The Uniqueness of Hoshin KanriBy
The “Hoshin” is developed at each layer of management clarifying strategies and targets to assist in reaching the preceding layer’s targets. This results in both a macro and micro PDCA. This greatly increases the line of sight and shared responsibility to each other in achieving these goals. Kanri is defined as a method to efficiently achieve purposes through PDCA (Plan-Do-Check-Act).
What makes Hoshin so unique over other planning methods is the effort that is put into the cascading effect of the Hoshin plan. This effect is called “Catchball”. Catchball drives the strategic planning process into every level of the organization and every employee and provides them the opportunity to define how they will contribute to that success.
Catchball(PDCA) works like this:
- (Plan) Leaders set the strategies and targets. The team members, made up of the people closest to the work to be improved, put a plan together to make it happen. Ideas are tossed back in forth and open debate is encouraged and expected. Agreement is reached and a plan comes together with a defined course of action and responsibilities.
- (Do) Continuing dialogue takes place. “Are we on track? Do we have the time and other resources required? What are we learning that needs to be incorporated into the plan?” Changes are made as a result of this dialogue.
- (Check) The leader or the preceding layer monitors and is responsible for the outcome. The leader resolves confusion and helps at key points acting very much like both a coach and a manager during the process.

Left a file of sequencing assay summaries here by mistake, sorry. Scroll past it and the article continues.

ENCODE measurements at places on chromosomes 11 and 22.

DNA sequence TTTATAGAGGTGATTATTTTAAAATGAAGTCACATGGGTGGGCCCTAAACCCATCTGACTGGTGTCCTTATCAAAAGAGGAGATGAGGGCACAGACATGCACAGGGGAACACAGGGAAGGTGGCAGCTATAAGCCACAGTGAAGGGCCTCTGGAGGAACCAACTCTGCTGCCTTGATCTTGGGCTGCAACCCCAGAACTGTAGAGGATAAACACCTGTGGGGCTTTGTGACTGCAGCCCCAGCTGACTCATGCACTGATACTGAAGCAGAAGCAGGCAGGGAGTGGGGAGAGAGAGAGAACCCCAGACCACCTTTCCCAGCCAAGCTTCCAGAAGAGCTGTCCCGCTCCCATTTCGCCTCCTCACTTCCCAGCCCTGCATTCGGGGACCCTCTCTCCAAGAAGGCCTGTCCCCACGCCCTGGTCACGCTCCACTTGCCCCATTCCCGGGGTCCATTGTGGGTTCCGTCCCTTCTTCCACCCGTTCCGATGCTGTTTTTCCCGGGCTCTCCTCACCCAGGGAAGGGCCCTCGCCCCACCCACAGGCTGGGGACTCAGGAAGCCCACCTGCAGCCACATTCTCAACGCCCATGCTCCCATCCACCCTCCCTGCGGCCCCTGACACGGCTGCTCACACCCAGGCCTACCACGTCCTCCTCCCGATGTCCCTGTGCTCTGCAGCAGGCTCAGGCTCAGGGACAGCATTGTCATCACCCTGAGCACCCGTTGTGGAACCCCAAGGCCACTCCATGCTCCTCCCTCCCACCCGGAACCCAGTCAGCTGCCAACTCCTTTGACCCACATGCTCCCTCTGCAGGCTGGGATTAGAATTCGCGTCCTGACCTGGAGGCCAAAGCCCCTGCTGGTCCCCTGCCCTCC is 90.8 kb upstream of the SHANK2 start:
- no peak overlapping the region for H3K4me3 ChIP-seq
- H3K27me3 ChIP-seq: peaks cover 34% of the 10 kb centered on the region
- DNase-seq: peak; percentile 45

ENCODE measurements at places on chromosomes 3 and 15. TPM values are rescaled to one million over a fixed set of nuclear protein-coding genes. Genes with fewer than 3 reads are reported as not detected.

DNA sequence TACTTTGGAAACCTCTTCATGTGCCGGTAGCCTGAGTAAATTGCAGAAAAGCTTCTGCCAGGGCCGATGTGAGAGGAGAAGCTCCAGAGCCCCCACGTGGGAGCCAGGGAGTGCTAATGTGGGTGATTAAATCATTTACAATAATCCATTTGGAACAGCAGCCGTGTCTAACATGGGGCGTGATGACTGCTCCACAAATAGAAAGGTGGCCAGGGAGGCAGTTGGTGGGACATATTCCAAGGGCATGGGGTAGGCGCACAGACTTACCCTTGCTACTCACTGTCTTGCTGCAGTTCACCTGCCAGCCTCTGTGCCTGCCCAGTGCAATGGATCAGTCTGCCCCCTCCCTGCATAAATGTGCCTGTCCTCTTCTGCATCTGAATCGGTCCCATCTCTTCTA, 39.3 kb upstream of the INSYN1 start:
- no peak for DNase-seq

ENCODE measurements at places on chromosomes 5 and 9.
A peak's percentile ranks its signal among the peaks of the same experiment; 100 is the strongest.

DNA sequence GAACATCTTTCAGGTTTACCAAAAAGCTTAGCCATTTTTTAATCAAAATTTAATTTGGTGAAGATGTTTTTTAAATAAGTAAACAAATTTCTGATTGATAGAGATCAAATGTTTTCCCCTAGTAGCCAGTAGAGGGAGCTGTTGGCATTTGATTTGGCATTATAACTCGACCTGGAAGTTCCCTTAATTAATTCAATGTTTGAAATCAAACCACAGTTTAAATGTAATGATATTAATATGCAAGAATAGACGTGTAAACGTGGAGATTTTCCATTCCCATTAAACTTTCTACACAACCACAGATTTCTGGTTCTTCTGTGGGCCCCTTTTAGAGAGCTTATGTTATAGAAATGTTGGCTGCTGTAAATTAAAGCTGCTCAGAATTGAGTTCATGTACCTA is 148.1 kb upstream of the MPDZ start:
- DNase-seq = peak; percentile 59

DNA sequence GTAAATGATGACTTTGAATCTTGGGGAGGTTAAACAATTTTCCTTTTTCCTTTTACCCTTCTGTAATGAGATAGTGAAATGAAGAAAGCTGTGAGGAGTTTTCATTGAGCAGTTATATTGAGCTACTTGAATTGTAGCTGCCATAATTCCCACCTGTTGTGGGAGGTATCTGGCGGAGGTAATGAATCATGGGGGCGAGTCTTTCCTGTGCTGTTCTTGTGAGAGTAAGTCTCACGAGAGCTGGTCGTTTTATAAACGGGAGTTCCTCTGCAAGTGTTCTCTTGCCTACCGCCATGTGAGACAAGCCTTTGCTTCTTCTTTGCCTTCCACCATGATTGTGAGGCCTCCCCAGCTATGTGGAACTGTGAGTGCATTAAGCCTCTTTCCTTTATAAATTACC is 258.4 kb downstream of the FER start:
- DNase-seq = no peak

- (Act) Continuous review and discussion will keep the team on target. The goals are accomplished as a result of interaction not because of a prescribed method.
This is the secret of Hoshin Kanri and I believe the preferred method for engaging change. Most processes are built around the existing organizational structure depicted in the top of the picture. Targets and measures are set and many times a mandate on how we will achieve them. Hoshin Kanri through the use of catchball develops a more collaborative structure (depicted on bottom left) and as a result an easier method for change and even more importantly sustainability.
This is not about relinquishing control. It is about gaining more control over implementation. Collaboration does not insure the best answer gets enacted. It typically insures that something does get enacted. It takes away that paralysis from planning. No longer are we trying to gather buy-in to get something accomplished, but rather change is being driven from the bottom up with a sense of joint accountability. The best answer becomes the best implementable action. Eventually through continuous improvement a better answer will surface than was originally conceived.
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